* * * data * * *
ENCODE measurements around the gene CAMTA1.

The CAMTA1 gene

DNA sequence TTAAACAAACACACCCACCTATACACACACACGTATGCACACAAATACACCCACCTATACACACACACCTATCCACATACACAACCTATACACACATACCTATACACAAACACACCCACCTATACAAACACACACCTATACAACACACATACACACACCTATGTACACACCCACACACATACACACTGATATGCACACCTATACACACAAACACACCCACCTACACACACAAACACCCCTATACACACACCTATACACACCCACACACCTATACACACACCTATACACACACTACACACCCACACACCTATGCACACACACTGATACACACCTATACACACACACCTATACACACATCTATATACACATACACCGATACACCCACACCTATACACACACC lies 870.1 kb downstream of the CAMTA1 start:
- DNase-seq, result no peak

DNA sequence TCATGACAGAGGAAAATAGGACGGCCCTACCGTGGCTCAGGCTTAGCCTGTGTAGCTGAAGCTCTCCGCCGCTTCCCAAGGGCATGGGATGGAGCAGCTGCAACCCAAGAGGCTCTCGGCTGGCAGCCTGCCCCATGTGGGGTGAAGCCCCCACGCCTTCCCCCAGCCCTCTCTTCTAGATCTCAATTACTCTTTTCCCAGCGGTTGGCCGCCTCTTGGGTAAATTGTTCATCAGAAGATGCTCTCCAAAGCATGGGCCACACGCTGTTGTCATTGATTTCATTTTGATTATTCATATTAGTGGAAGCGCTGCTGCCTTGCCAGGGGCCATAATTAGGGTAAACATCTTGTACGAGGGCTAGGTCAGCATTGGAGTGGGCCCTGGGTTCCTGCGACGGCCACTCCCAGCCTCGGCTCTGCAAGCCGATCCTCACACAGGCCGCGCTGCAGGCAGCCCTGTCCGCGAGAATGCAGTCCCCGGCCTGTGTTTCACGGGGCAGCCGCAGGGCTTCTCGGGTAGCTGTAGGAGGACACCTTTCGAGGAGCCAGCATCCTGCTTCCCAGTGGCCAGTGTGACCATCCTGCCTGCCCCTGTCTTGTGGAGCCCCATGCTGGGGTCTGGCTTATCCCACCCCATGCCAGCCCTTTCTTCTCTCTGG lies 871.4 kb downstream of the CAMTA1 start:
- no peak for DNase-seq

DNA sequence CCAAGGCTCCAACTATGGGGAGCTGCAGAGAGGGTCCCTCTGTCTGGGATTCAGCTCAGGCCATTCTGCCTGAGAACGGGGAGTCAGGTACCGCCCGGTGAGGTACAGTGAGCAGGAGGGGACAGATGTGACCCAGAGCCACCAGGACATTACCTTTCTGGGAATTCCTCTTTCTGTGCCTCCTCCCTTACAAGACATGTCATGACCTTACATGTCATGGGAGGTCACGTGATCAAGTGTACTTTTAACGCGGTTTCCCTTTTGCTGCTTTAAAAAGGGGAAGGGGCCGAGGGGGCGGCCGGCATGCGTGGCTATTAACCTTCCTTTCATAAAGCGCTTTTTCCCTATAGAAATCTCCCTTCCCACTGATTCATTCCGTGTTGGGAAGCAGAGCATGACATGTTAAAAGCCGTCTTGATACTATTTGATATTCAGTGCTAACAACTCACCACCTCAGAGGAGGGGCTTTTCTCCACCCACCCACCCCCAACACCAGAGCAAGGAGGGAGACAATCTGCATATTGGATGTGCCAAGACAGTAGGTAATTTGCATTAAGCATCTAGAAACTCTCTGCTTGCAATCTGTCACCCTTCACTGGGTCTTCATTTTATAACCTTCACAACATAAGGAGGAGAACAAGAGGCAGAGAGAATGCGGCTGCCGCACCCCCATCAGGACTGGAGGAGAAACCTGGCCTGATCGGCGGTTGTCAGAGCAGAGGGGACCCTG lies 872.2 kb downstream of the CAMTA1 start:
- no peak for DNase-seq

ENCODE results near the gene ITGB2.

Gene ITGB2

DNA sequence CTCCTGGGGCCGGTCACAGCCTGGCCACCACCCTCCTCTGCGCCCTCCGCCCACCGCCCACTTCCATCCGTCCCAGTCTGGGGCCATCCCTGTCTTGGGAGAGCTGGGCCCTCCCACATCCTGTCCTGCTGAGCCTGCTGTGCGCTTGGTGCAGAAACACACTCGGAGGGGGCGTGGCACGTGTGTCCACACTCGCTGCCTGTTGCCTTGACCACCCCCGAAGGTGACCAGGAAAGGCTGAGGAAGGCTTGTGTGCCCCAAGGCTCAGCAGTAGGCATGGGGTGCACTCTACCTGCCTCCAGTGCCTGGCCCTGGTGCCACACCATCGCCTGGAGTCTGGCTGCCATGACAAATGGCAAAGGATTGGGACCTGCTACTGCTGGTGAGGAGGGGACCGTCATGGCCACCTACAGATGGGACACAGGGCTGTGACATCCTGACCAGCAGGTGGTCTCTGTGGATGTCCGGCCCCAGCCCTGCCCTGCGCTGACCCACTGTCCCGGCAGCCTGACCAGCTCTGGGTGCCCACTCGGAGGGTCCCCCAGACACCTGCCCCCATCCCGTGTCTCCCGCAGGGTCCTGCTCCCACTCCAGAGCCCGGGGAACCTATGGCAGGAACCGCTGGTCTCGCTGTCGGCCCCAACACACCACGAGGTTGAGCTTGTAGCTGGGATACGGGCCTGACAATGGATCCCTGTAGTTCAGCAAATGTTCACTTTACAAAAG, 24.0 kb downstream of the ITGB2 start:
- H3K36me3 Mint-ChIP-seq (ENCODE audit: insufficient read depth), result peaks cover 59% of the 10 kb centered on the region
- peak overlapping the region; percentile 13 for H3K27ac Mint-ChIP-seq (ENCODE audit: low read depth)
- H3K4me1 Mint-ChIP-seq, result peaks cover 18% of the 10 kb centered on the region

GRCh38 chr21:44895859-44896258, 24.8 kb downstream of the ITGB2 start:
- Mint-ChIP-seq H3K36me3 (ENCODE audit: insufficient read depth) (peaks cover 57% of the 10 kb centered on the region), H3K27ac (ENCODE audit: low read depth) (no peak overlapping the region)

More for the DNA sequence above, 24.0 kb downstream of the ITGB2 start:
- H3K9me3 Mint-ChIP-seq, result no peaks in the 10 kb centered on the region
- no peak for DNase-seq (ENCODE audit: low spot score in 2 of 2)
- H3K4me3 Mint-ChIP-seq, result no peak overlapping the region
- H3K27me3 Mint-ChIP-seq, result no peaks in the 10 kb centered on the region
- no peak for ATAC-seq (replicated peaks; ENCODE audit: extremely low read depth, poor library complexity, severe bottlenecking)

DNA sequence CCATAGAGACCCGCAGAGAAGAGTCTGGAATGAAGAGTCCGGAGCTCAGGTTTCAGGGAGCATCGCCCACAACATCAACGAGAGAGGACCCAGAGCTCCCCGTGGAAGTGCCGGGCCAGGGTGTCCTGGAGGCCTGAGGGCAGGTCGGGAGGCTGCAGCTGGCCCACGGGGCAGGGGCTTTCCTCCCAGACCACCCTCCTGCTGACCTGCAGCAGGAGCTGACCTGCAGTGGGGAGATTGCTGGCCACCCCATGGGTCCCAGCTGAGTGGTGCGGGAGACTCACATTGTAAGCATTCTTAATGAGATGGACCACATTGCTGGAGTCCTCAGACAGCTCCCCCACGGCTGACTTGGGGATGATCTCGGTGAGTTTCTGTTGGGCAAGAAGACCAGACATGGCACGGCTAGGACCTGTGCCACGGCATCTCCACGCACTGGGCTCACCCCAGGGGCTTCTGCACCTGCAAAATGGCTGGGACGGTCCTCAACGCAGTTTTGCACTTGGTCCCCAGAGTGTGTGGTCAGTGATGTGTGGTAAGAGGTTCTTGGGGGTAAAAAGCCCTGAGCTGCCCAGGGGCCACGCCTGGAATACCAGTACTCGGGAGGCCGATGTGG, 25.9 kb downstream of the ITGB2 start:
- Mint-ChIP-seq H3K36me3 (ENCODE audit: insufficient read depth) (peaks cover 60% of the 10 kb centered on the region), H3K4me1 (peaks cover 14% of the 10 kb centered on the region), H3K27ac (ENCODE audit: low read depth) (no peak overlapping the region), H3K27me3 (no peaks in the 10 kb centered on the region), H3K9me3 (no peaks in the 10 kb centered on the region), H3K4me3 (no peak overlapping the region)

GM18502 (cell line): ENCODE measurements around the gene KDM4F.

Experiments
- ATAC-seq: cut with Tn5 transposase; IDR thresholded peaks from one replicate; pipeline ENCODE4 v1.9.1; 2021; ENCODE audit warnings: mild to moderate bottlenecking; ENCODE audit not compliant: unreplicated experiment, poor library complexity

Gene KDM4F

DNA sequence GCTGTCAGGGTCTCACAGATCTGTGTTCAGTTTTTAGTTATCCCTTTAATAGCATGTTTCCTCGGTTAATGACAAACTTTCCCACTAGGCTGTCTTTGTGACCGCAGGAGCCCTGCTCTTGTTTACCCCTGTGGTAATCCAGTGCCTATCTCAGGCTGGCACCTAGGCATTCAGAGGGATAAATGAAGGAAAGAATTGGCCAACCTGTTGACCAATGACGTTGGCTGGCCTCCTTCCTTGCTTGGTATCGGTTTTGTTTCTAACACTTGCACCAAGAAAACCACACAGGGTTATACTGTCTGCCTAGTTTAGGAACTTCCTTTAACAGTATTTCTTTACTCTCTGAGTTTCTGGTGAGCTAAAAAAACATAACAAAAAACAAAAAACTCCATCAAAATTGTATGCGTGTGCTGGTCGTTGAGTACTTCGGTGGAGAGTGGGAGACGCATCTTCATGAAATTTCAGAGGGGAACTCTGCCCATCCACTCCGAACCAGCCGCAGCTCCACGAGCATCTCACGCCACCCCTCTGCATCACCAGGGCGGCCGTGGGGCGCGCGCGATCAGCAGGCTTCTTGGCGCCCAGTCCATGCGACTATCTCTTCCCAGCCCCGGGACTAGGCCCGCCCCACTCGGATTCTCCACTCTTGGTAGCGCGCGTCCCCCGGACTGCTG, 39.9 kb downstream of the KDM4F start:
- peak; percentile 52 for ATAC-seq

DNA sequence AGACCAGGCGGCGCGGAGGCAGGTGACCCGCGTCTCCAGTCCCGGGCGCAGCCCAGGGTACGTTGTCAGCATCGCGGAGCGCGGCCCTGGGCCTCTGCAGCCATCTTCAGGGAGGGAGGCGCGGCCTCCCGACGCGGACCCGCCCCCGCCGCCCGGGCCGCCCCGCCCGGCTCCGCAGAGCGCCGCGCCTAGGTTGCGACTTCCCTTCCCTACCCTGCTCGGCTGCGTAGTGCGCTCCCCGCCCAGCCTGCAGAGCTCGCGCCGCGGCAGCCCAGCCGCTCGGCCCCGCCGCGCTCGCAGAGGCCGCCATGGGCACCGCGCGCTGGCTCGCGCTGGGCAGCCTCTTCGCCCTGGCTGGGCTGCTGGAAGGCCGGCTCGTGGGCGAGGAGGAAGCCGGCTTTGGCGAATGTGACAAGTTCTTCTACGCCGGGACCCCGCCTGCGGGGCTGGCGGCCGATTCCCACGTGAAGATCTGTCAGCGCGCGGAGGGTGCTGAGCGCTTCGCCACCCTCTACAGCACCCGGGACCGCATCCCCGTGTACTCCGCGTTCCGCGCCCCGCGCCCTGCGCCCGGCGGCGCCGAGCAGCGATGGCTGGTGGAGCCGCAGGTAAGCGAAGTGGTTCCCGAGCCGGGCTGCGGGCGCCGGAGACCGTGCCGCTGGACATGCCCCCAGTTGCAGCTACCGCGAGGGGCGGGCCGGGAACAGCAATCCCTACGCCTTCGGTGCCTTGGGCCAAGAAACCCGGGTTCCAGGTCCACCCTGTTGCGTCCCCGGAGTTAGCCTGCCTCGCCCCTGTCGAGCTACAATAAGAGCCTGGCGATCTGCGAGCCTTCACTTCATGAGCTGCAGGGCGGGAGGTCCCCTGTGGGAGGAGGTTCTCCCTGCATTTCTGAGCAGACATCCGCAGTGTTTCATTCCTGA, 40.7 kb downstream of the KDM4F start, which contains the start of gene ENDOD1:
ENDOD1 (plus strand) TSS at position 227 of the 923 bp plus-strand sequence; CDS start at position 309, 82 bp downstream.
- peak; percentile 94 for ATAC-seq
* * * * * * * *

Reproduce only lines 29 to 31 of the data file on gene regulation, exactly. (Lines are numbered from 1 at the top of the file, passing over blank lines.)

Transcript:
DNA sequence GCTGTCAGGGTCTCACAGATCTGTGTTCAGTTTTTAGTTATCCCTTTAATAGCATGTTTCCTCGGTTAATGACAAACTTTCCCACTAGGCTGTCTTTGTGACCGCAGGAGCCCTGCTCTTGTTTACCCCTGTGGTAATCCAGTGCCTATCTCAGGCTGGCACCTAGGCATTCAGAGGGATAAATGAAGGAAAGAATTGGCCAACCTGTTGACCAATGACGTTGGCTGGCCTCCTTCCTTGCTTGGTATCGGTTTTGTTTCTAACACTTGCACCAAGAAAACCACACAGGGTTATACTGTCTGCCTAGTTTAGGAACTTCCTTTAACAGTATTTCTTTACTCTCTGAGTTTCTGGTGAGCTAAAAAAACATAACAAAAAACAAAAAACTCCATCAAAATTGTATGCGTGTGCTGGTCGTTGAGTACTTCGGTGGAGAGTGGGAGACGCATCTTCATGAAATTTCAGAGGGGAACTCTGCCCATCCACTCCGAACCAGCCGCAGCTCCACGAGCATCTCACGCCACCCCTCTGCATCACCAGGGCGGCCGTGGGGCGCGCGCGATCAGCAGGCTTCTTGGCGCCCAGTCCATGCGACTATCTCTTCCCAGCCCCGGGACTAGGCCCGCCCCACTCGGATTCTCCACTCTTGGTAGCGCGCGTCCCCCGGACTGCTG, 39.9 kb downstream of the KDM4F start:
- peak; percentile 52 for ATAC-seq

DNA sequence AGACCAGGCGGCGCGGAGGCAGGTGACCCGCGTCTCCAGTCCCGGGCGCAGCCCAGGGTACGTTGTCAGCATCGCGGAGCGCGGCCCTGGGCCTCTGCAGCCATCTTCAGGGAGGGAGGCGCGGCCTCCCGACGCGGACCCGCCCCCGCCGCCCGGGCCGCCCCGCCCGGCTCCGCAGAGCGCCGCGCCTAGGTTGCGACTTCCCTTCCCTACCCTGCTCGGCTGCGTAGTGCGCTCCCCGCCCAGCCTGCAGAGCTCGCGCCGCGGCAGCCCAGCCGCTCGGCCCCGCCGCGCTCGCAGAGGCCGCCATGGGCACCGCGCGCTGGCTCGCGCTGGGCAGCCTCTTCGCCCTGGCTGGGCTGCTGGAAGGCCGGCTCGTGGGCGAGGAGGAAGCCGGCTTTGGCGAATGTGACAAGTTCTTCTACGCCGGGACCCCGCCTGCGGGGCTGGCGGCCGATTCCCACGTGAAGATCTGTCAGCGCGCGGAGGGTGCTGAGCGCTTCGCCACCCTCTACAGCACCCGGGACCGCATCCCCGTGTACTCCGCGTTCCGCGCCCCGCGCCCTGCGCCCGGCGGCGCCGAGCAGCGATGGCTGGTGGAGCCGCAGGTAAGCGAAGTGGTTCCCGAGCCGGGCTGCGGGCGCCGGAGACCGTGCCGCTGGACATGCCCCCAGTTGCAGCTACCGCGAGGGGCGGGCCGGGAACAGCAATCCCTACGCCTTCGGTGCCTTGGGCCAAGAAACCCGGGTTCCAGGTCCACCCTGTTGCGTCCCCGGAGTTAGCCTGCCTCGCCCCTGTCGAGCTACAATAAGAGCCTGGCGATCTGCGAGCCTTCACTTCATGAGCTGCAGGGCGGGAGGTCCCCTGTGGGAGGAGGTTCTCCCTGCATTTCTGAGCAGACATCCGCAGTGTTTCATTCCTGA, 40.7 kb downstream of the KDM4F start, which contains the start of gene ENDOD1: